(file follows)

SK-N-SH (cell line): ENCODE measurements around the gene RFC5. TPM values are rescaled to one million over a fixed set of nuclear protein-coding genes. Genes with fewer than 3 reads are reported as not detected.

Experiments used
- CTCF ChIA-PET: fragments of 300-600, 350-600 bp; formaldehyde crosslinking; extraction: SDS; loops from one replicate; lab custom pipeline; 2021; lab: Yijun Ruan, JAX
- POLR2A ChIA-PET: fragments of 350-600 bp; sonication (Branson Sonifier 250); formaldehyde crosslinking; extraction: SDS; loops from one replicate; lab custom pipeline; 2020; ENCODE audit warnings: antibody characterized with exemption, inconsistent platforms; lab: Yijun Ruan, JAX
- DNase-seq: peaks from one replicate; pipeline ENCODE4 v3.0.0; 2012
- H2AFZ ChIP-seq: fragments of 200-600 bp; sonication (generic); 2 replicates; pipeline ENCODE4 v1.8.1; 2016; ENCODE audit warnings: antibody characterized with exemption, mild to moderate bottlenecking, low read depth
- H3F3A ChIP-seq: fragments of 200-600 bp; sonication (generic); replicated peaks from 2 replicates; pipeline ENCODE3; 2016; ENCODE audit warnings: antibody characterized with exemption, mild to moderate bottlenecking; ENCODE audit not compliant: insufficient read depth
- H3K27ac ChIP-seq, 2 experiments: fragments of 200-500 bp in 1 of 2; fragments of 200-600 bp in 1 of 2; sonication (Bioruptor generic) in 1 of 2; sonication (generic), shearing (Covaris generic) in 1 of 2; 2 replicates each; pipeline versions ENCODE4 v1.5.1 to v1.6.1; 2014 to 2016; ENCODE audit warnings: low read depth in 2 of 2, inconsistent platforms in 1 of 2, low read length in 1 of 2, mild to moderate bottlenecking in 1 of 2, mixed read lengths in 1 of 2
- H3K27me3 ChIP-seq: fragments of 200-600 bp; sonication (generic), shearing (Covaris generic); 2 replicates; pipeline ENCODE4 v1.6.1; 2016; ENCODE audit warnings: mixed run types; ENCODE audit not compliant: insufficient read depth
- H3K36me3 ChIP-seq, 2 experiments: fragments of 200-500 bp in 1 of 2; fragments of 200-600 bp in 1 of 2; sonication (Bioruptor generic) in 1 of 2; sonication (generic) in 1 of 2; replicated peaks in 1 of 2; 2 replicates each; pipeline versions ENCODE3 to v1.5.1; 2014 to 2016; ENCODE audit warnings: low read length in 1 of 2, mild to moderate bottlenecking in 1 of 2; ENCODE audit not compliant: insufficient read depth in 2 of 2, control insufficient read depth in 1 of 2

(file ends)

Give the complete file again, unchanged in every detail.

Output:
SK-N-SH (cell line): ENCODE measurements around the gene RFC5. TPM values are rescaled to one million over a fixed set of nuclear protein-coding genes. Genes with fewer than 3 reads are reported as not detected.

Experiments used
- CTCF ChIA-PET: fragments of 300-600, 350-600 bp; formaldehyde crosslinking; extraction: SDS; loops from one replicate; lab custom pipeline; 2021; lab: Yijun Ruan, JAX
- POLR2A ChIA-PET: fragments of 350-600 bp; sonication (Branson Sonifier 250); formaldehyde crosslinking; extraction: SDS; loops from one replicate; lab custom pipeline; 2020; ENCODE audit warnings: antibody characterized with exemption, inconsistent platforms; lab: Yijun Ruan, JAX
- DNase-seq: peaks from one replicate; pipeline ENCODE4 v3.0.0; 2012
- H2AFZ ChIP-seq: fragments of 200-600 bp; sonication (generic); 2 replicates; pipeline ENCODE4 v1.8.1; 2016; ENCODE audit warnings: antibody characterized with exemption, mild to moderate bottlenecking, low read depth
- H3F3A ChIP-seq: fragments of 200-600 bp; sonication (generic); replicated peaks from 2 replicates; pipeline ENCODE3; 2016; ENCODE audit warnings: antibody characterized with exemption, mild to moderate bottlenecking; ENCODE audit not compliant: insufficient read depth
- H3K27ac ChIP-seq, 2 experiments: fragments of 200-500 bp in 1 of 2; fragments of 200-600 bp in 1 of 2; sonication (Bioruptor generic) in 1 of 2; sonication (generic), shearing (Covaris generic) in 1 of 2; 2 replicates each; pipeline versions ENCODE4 v1.5.1 to v1.6.1; 2014 to 2016; ENCODE audit warnings: low read depth in 2 of 2, inconsistent platforms in 1 of 2, low read length in 1 of 2, mild to moderate bottlenecking in 1 of 2, mixed read lengths in 1 of 2
- H3K27me3 ChIP-seq: fragments of 200-600 bp; sonication (generic), shearing (Covaris generic); 2 replicates; pipeline ENCODE4 v1.6.1; 2016; ENCODE audit warnings: mixed run types; ENCODE audit not compliant: insufficient read depth
- H3K36me3 ChIP-seq, 2 experiments: fragments of 200-500 bp in 1 of 2; fragments of 200-600 bp in 1 of 2; sonication (Bioruptor generic) in 1 of 2; sonication (generic) in 1 of 2; replicated peaks in 1 of 2; 2 replicates each; pipeline versions ENCODE3 to v1.5.1; 2014 to 2016; ENCODE audit warnings: low read length in 1 of 2, mild to moderate bottlenecking in 1 of 2; ENCODE audit not compliant: insufficient read depth in 2 of 2, control insufficient read depth in 1 of 2